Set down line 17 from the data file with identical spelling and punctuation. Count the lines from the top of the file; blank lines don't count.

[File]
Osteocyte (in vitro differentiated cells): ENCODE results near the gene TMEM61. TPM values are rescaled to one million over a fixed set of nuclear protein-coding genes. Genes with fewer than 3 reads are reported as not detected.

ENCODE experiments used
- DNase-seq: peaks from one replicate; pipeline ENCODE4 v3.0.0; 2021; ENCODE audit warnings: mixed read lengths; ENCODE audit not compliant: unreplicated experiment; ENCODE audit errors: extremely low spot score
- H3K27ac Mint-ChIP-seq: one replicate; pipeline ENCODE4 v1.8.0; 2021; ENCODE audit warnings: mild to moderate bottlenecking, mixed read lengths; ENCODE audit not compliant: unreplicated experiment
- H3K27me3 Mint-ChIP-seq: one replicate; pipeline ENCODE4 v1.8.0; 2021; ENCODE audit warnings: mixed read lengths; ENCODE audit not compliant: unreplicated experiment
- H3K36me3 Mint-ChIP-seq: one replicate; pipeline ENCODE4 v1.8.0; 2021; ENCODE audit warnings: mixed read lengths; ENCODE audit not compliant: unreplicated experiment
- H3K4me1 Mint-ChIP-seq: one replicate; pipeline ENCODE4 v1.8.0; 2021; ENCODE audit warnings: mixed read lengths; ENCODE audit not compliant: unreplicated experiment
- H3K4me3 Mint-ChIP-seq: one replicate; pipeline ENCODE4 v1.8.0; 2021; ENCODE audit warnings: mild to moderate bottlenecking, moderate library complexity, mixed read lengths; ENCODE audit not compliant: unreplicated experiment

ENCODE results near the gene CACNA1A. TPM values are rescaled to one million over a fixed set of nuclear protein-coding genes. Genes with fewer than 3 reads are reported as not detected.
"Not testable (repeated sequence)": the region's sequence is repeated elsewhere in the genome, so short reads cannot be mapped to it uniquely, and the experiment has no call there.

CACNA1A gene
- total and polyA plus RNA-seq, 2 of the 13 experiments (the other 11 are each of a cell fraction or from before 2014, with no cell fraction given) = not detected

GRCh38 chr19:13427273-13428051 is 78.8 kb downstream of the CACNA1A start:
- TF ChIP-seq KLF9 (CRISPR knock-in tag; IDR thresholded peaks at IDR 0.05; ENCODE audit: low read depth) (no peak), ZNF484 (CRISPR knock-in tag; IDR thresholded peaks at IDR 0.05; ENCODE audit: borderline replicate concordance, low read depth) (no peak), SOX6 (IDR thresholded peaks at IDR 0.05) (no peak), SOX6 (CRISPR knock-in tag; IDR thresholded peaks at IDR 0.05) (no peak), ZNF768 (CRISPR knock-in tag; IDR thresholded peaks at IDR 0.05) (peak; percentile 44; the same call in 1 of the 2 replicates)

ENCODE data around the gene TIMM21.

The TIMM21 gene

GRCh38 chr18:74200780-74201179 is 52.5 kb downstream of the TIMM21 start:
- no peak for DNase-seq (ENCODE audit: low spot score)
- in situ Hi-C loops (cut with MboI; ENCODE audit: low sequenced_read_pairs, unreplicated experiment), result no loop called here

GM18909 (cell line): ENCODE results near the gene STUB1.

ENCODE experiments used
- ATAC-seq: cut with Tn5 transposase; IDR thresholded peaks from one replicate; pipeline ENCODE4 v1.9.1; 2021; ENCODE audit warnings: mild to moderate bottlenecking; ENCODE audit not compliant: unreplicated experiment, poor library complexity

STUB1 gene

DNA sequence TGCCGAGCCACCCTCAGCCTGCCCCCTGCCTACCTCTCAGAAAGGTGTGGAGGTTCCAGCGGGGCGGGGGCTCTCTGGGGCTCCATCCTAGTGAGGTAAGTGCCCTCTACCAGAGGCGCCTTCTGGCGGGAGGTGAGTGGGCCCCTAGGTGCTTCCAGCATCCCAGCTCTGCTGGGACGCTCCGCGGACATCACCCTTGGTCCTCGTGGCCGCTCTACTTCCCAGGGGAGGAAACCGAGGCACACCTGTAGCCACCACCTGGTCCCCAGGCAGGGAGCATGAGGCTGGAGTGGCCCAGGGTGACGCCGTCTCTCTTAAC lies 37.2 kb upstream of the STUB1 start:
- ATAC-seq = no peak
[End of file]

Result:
GRCh38 chr18:74200780-74201179 is 52.5 kb downstream of the TIMM21 start: